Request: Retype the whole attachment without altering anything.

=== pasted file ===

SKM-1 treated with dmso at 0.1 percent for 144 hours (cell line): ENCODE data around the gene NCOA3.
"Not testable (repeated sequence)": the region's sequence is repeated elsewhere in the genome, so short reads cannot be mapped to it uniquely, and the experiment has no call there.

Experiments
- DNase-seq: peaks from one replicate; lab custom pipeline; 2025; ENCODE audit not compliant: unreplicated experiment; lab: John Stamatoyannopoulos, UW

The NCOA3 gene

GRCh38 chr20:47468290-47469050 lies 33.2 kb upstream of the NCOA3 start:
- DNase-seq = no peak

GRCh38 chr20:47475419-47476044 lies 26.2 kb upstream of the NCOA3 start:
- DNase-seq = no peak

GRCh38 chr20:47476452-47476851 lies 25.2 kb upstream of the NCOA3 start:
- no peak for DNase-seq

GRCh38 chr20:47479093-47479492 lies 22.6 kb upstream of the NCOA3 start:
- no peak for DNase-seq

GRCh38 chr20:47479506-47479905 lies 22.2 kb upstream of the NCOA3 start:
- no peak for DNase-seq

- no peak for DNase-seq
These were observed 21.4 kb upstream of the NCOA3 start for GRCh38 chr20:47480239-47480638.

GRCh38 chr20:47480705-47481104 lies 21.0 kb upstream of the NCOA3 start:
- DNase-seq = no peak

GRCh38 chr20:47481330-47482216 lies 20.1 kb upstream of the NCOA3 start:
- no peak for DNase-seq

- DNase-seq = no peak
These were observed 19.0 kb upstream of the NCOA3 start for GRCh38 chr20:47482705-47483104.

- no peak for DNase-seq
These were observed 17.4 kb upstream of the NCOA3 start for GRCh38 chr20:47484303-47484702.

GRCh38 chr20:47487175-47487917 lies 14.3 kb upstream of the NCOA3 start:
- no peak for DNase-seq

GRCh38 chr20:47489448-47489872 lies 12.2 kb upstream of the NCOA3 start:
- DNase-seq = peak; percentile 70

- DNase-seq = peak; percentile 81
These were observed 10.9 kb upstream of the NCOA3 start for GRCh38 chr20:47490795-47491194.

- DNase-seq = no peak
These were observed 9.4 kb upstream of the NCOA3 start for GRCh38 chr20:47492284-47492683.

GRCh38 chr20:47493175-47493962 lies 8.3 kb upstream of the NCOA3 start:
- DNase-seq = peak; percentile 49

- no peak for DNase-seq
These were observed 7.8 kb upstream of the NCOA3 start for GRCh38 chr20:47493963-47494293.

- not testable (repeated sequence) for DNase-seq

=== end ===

SKM-1 treated with dmso at 0.1 percent for 144 hours (cell line): ENCODE data around the gene NCOA3.
"Not testable (repeated sequence)": the region's sequence is repeated elsewhere in the genome, so short reads cannot be mapped to it uniquely, and the experiment has no call there.

Experiments
- DNase-seq: peaks from one replicate; lab custom pipeline; 2025; ENCODE audit not compliant: unreplicated experiment; lab: John Stamatoyannopoulos, UW

The NCOA3 gene

GRCh38 chr20:47468290-47469050 lies 33.2 kb upstream of the NCOA3 start:
- DNase-seq = no peak

GRCh38 chr20:47475419-47476044 lies 26.2 kb upstream of the NCOA3 start:
- DNase-seq = no peak

GRCh38 chr20:47476452-47476851 lies 25.2 kb upstream of the NCOA3 start:
- no peak for DNase-seq

GRCh38 chr20:47479093-47479492 lies 22.6 kb upstream of the NCOA3 start:
- no peak for DNase-seq

GRCh38 chr20:47479506-47479905 lies 22.2 kb upstream of the NCOA3 start:
- no peak for DNase-seq

- no peak for DNase-seq
These were observed 21.4 kb upstream of the NCOA3 start for GRCh38 chr20:47480239-47480638.

GRCh38 chr20:47480705-47481104 lies 21.0 kb upstream of the NCOA3 start:
- DNase-seq = no peak

GRCh38 chr20:47481330-47482216 lies 20.1 kb upstream of the NCOA3 start:
- no peak for DNase-seq

- DNase-seq = no peak
These were observed 19.0 kb upstream of the NCOA3 start for GRCh38 chr20:47482705-47483104.

- no peak for DNase-seq
These were observed 17.4 kb upstream of the NCOA3 start for GRCh38 chr20:47484303-47484702.

GRCh38 chr20:47487175-47487917 lies 14.3 kb upstream of the NCOA3 start:
- no peak for DNase-seq

GRCh38 chr20:47489448-47489872 lies 12.2 kb upstream of the NCOA3 start:
- DNase-seq = peak; percentile 70

- DNase-seq = peak; percentile 81
These were observed 10.9 kb upstream of the NCOA3 start for GRCh38 chr20:47490795-47491194.

- DNase-seq = no peak
These were observed 9.4 kb upstream of the NCOA3 start for GRCh38 chr20:47492284-47492683.

GRCh38 chr20:47493175-47493962 lies 8.3 kb upstream of the NCOA3 start:
- DNase-seq = peak; percentile 49

- no peak for DNase-seq
These were observed 7.8 kb upstream of the NCOA3 start for GRCh38 chr20:47493963-47494293.

- not testable (repeated sequence) for DNase-seq